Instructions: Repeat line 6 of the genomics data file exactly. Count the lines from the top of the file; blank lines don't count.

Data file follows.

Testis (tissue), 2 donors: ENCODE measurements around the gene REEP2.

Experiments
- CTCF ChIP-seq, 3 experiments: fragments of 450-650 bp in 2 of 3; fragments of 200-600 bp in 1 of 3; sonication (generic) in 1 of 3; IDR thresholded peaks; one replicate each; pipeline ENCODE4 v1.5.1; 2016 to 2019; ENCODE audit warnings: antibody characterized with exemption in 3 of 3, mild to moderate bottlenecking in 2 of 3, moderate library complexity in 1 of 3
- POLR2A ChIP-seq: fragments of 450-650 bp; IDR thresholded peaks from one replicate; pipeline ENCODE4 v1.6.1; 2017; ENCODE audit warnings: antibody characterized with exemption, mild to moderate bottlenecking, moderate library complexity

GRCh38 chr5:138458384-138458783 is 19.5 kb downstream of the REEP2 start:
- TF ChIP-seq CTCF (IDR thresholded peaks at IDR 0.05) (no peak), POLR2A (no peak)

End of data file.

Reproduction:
- TF ChIP-seq CTCF (IDR thresholded peaks at IDR 0.05) (no peak), POLR2A (no peak)